The guys in Blue Highways have been a working unit long enough to know -- in their case, anyway -- the sum is greater than the parts. This group of seasoned musicians, based in northern Monmouth County, a.k.a., “the Jersey Shore,” have been working together since 1994.
Blue Highways play an artful blend of roots-rock, blues and country-flavored original songs, as well as select covers from the classic rock songbook. The band includes co-founder Bob Scrabis on guitar and vocals. Guitarist Gordon 'Bunker' Strout gives the band its distinctive, driving lead guitar treatments, while bassist Kenny Ramos and drummer Don Stoll provide a solid rhythmic foundation for their unique, soul-filled melodies. The band’s sound is at times reminiscent of the Allman Brothers, the Who and the Rolling Stones with some raw country and blues elements thrown into the mix.
Working at Retromedia Sound Studios in Red Bank, and other area recording studios with producers John Noll and Ron Howden, the drummer from the British orchestral rock band, Nektar, Blue Highways have recorded two albums of inspired original songs, “Late, Lit and Loaded,” released in 2002, and 2005’s “Never Again Until Next Time.” Howden took a keen interest in the band and worked closely with them on their debut. Noll has also worked with the band at his Retromedia Studios in Red Bank for their second album.
As one of the main songwriters for the band, Scrabis counts among his influences people like Neil Young, Gram Parsons, The Band and Bob Dylan. “We write a lot of our lyrics and then we kind of work out arrangements for our originals in rehearsal,” said singer-guitarist Scrabis, a Princeton University alumnus. The band continues to rehearses religiously. despite an increasingly busy schedule. “We democratically throw song ideas out in rehearsals and then work them out there,” Scrabis explained of the band’s approach to songwriting. And sometimes, newer original songs are finished in front of a live audience at places like D'Arcy's Tavern. Originally Barry’s Tavern, D'Arcy's in Bradley Beach has been the band’s home, where Blue Highways has played most every other Saturday in a residency that began in 1994.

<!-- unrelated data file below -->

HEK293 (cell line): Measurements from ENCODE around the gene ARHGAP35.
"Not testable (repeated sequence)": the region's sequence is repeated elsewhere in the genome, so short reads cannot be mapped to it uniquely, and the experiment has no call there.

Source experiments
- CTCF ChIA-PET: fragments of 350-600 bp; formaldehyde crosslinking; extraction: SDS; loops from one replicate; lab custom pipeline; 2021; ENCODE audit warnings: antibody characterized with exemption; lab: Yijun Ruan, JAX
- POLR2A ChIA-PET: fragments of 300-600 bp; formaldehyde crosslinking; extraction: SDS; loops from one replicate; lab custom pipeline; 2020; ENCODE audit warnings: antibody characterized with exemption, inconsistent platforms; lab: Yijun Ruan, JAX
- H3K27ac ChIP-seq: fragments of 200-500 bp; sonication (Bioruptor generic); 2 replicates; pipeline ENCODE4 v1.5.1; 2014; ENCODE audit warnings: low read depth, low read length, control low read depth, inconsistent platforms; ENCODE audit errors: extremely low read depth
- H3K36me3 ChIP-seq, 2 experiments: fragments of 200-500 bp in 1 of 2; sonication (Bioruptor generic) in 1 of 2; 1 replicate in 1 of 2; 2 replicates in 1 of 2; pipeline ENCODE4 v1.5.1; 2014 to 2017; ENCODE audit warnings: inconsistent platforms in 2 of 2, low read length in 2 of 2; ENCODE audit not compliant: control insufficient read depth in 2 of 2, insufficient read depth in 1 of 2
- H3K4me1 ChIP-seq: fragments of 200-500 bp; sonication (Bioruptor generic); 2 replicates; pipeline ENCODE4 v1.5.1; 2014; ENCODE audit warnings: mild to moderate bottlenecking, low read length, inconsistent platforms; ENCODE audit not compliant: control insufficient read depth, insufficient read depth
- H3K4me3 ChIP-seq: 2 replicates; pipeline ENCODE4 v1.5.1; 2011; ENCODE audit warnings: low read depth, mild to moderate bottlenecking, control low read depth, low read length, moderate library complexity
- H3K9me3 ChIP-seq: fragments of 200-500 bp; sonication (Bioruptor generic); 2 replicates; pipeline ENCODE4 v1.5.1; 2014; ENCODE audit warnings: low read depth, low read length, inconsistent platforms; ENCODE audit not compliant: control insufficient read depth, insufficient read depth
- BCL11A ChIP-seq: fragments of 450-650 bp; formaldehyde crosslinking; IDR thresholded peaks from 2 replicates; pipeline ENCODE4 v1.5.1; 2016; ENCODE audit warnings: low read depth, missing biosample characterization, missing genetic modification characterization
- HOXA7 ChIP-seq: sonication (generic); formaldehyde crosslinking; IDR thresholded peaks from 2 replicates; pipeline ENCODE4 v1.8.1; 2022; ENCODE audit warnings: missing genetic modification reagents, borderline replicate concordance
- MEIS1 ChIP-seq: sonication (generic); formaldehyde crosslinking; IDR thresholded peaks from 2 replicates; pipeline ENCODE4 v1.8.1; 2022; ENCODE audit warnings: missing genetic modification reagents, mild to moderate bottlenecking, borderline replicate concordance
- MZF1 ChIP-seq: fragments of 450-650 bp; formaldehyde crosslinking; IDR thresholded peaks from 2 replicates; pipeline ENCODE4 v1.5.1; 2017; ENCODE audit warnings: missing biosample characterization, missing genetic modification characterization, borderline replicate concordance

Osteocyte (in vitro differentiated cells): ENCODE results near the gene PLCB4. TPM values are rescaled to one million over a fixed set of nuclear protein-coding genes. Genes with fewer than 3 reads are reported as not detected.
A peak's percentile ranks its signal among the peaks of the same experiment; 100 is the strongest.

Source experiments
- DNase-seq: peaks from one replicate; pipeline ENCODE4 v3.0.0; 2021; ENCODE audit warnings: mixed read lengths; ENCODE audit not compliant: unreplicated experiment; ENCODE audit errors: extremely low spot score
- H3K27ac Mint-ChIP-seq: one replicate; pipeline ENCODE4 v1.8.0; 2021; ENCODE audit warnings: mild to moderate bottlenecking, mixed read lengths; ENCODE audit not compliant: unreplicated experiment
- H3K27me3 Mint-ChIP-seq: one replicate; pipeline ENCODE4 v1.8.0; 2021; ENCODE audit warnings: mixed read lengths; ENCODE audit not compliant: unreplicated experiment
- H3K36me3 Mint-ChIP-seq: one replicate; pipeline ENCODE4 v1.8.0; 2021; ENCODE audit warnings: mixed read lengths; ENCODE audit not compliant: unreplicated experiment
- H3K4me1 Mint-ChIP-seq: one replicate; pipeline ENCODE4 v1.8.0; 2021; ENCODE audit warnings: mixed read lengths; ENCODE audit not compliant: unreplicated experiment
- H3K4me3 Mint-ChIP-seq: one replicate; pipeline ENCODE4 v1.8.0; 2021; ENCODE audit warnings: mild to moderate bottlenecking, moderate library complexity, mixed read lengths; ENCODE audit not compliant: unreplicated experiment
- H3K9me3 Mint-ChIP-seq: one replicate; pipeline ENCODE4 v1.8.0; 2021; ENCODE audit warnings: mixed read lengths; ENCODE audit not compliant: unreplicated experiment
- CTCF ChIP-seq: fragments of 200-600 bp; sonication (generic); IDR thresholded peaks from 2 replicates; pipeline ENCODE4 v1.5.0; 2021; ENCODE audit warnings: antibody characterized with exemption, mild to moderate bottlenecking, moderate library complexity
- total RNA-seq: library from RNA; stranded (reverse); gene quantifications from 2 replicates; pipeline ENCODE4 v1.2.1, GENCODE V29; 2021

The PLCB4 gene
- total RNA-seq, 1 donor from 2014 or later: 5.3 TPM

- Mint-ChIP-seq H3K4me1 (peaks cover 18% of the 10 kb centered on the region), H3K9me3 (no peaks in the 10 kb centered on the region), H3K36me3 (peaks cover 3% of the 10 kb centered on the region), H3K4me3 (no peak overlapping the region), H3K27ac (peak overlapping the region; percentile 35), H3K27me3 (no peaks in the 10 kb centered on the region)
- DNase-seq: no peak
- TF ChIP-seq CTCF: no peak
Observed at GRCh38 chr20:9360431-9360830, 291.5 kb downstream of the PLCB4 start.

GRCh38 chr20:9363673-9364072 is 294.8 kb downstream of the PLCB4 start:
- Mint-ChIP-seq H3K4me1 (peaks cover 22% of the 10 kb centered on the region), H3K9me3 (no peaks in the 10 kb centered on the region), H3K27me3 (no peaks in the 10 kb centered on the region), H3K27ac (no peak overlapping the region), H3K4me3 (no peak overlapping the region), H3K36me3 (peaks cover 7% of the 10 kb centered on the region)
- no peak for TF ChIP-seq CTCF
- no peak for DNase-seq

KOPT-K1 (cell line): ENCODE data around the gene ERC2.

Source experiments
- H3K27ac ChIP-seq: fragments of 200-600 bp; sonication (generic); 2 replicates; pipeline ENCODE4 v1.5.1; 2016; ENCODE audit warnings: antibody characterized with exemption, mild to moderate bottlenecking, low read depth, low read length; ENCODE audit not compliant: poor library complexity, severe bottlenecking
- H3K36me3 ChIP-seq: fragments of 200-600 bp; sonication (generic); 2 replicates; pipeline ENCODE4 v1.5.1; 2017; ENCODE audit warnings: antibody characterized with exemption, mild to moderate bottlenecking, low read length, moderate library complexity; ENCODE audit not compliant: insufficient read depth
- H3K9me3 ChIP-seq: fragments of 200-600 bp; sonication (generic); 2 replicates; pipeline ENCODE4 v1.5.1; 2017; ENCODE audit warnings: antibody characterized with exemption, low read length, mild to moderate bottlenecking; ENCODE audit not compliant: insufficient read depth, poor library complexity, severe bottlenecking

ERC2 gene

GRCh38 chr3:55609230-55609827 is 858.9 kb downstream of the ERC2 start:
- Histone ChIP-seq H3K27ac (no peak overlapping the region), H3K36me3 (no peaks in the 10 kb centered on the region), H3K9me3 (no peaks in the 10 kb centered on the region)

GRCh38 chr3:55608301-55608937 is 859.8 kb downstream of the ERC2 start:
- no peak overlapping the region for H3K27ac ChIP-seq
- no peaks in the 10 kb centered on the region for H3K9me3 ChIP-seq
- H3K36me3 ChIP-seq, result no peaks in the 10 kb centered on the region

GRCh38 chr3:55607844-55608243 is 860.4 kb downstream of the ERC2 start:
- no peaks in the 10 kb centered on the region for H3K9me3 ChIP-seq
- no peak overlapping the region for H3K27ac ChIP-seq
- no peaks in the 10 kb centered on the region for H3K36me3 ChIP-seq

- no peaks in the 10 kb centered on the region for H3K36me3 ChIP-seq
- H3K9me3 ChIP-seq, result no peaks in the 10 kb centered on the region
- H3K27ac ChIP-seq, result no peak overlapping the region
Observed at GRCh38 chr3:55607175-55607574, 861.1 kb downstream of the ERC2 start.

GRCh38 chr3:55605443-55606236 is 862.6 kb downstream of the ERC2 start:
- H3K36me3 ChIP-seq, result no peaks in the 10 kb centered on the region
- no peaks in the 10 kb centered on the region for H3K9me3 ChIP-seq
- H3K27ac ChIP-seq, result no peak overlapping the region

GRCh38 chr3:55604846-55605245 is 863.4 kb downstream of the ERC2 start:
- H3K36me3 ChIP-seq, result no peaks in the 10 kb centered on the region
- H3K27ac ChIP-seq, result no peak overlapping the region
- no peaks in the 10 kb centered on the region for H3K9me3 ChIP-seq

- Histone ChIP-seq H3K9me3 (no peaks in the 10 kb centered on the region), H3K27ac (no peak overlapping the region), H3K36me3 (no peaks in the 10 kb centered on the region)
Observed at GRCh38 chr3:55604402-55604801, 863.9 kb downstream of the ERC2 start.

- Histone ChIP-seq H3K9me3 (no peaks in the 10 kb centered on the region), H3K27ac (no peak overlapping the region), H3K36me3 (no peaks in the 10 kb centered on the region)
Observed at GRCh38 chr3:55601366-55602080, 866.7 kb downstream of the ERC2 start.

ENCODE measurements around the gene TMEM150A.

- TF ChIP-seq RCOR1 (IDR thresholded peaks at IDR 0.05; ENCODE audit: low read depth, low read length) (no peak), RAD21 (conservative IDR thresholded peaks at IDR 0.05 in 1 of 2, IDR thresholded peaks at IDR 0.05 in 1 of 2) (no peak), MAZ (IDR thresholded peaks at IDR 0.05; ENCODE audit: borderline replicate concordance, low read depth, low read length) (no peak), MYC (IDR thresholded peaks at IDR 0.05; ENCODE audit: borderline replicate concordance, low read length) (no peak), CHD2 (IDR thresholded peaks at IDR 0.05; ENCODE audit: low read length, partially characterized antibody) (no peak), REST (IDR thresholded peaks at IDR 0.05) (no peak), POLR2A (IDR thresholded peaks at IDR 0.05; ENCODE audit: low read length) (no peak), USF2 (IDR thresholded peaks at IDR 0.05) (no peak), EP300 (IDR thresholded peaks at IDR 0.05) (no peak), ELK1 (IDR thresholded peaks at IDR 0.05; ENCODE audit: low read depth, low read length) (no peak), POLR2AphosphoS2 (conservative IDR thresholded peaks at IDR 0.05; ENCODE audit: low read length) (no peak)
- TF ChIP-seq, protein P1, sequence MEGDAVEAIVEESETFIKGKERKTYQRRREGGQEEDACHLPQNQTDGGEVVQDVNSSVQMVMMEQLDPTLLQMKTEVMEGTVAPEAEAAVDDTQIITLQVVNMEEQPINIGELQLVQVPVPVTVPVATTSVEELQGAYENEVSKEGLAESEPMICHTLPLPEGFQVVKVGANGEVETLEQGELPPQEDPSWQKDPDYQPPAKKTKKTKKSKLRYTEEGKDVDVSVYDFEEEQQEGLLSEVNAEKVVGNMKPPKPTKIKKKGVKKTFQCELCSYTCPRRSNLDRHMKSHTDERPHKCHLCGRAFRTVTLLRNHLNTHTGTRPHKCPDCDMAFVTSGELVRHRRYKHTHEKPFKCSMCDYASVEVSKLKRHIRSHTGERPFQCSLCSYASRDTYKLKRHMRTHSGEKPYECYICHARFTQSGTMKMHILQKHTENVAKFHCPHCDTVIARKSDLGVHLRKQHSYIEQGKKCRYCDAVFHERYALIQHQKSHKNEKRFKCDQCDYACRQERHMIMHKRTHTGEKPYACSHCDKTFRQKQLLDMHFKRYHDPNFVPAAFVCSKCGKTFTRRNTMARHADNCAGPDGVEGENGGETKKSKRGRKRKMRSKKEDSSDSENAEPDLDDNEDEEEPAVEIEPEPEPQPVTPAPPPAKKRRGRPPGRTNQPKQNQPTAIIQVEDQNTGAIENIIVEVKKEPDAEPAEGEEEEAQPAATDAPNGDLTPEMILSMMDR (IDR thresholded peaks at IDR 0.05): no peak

Gradually, the band has built an extremley loyal following that continues to grow. via performances at festival shows and larger Jersey Shore clubs like the Stone Pony and the Saint in Asbury Park.
Through the years, Blue Highways have opened for or shared stages with Levon Helm and the Barnburners, the JGB Band with Merl Saunders, Buddy Cage and the New Riders of the Purple Sage – Cage’s pedal steel stylings can be heard on “Never Again, ‘Til Next Time,” – Jon Fishman and the Jazz Mandolin Project, the Black Crowes, Sam Bush, Kenny Wayne Shephard, Oteil Burbridge, and others.
Cage’s distinctive pedal steel treatments can be heard on “Still Got Time,” and other tracks on their recent “Never Again Until Next Time.” Cage has joined the band on stage at many different venues, including outdoor festivals, the Stone Pony and the band’s residency venue, Barry’s Tavern.
“Through the Internet, we’re getting a lot more interest from roots and indie music fans in places like Providence and Boston and New Hampshire,” said drummer Don Stoll, who oversees the band’s website.
In late 2005, Blue Highways were recognized for their contributions to the Jersey Shore music scene when they won “Best Roots Rock Band” in the Asbury Park Music Awards.
“We’ve been banging it out on the bar scene for 19 years, so at this point, it’s about playing quality gigs, not quantity,” Scrabis added. Scrabis, Stoll and the others realize their collective sound is what makes them unique.
~ Richard Skelly